The recent increase in the minimum wage has caused some employees to experience a reduction in the number of hours they work – while others have seen the average home-earned wage rise.
Based on the recommendations of the Low Wage Commission, the Irish minimum wage has been increased on an annual basis from 2016 onwards.
The ESRI study, funded by the Low Wage Commission, examined the cumulative effect of three recent minimum wage increases on minimum wage employees’ hours.
From 2016 to 2018, the minimum wage rose on three occasions, rising from 8.65 euros to 9.55 euros an hour.
The results of the study show that during the same period, employees worked hours from minimum wage by about one hour per week.
However, increases in minimum wages were large enough to offset any loss of income due to reduced working hours, leaving the average minimum wage worker in a better financial position.
The impact on working hours was greater for employees in certain sectors.
The minimum wage for employees in the « industry » sector, which is primarily made up of manufacturing workers, saw a decrease of three hours per week from 2016 to 2018.
Likewise, those who work on housing and food saw a 2.5-hour week decrease.
Again, for the average minimum wage of workers in these sectors, wage increases were large enough to offset any loss of income due to working fewer hours.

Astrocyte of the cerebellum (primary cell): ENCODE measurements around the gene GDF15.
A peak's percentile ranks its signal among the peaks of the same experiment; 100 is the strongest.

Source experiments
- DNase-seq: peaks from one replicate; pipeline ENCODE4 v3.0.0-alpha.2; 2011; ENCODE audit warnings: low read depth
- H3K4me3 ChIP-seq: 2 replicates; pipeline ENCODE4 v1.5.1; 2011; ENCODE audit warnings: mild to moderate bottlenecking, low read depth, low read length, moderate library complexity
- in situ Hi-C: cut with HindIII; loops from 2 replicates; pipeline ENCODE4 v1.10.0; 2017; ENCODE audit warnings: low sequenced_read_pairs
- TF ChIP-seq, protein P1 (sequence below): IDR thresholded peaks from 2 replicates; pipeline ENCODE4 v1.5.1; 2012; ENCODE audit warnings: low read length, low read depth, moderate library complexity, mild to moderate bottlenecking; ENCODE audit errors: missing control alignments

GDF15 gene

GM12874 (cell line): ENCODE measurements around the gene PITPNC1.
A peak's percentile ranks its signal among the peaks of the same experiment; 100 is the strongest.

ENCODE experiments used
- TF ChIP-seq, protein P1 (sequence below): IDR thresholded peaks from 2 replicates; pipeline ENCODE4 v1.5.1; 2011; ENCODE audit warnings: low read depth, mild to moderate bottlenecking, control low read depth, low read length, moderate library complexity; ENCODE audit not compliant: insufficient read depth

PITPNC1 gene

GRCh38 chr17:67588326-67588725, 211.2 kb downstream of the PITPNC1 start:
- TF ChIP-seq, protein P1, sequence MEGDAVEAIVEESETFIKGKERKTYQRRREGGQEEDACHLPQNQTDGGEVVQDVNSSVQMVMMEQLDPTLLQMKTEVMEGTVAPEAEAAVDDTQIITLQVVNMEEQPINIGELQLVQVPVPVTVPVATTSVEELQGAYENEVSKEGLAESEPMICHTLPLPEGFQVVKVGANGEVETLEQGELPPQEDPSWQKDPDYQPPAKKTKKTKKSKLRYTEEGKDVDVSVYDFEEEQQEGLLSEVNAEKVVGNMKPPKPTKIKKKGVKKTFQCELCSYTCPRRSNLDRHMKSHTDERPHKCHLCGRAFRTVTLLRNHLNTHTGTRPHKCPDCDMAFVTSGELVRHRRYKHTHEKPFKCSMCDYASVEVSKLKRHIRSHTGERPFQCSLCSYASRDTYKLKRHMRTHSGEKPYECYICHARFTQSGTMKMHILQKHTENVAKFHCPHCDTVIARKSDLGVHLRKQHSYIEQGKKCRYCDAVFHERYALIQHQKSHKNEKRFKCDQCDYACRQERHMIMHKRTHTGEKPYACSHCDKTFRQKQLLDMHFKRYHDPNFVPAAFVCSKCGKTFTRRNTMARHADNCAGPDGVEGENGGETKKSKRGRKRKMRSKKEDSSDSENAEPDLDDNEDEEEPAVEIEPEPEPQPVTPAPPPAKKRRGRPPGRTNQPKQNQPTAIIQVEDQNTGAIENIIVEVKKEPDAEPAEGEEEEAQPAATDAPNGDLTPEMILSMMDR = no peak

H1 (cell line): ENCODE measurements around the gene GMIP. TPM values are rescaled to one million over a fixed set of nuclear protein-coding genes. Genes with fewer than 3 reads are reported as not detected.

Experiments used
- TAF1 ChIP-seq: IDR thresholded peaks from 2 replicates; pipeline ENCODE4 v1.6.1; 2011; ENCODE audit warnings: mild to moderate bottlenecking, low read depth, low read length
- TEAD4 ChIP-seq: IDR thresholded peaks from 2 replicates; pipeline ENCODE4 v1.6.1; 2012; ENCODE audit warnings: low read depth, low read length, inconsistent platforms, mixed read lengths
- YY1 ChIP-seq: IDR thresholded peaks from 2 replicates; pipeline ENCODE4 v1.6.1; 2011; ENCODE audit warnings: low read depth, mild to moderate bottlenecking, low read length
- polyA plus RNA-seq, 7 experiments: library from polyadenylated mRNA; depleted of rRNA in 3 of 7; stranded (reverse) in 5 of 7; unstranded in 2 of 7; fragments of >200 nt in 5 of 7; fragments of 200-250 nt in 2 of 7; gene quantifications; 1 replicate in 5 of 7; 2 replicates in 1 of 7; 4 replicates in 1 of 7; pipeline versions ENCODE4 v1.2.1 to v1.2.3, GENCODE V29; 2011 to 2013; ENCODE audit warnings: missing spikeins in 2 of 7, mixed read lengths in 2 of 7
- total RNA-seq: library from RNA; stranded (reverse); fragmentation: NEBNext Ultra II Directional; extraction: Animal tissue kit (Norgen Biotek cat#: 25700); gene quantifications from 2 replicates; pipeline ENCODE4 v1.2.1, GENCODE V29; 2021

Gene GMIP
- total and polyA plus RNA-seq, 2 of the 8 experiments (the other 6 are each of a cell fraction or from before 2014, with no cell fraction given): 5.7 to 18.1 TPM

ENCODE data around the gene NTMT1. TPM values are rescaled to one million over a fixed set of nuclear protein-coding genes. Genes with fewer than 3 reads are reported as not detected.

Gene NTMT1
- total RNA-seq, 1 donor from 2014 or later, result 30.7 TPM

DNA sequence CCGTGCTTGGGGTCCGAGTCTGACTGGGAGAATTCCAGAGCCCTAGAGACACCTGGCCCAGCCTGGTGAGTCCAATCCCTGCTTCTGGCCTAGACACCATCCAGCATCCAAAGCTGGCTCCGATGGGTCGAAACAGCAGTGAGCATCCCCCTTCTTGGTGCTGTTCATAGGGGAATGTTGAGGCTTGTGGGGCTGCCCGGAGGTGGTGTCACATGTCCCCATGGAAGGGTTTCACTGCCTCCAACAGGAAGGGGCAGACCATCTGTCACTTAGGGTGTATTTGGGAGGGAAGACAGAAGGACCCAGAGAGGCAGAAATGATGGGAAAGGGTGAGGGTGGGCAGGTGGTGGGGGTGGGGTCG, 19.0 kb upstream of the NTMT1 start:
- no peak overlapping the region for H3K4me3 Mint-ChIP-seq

For many minimum wage employees, such as young part-time workers, the minimum wage is a temporary stepping stone to higher salaries.
However, for some employees, working at minimum wage may represent a long-term arrangement.
Minimum wage workers in manufacturing are older and more likely to work full time compared to other minimum wage workers.
Therefore, decrease in working hours among this group may be of concern as they may be more dependent on minimum wage labor to meet financial obligations.
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‘Average minimum wage worker is better off’
Dr Paul Redmond, author of the report, said: “As the minimum wage increases, it is important that we monitor the effects on employment.
“Our research found a slight decrease in hours worked among all employees from minimum wage after three recent minimum wage increases.
However, those working in manufacturing and in accommodation and food saw an even greater reduction in working hours.
« Nevertheless, it appears that the increases in the minimum wage are large enough to offset any reduction in earnings due to working fewer hours. »
Ultan Courtney, Chair of the Low Pay Committee, said: “The Low Pay Committee has an evidence-based approach to making its recommendations.
The report published today increases our knowledge and understanding of the impact and impact of increases in the national minimum wage.
“I am pleased to note that the report found that the average minimum wage for a worker has been better off financially as a result of increases in the national minimum wage, with the increases recommended by the Low Wage Commission large enough to offset any effects of reduced working hours.”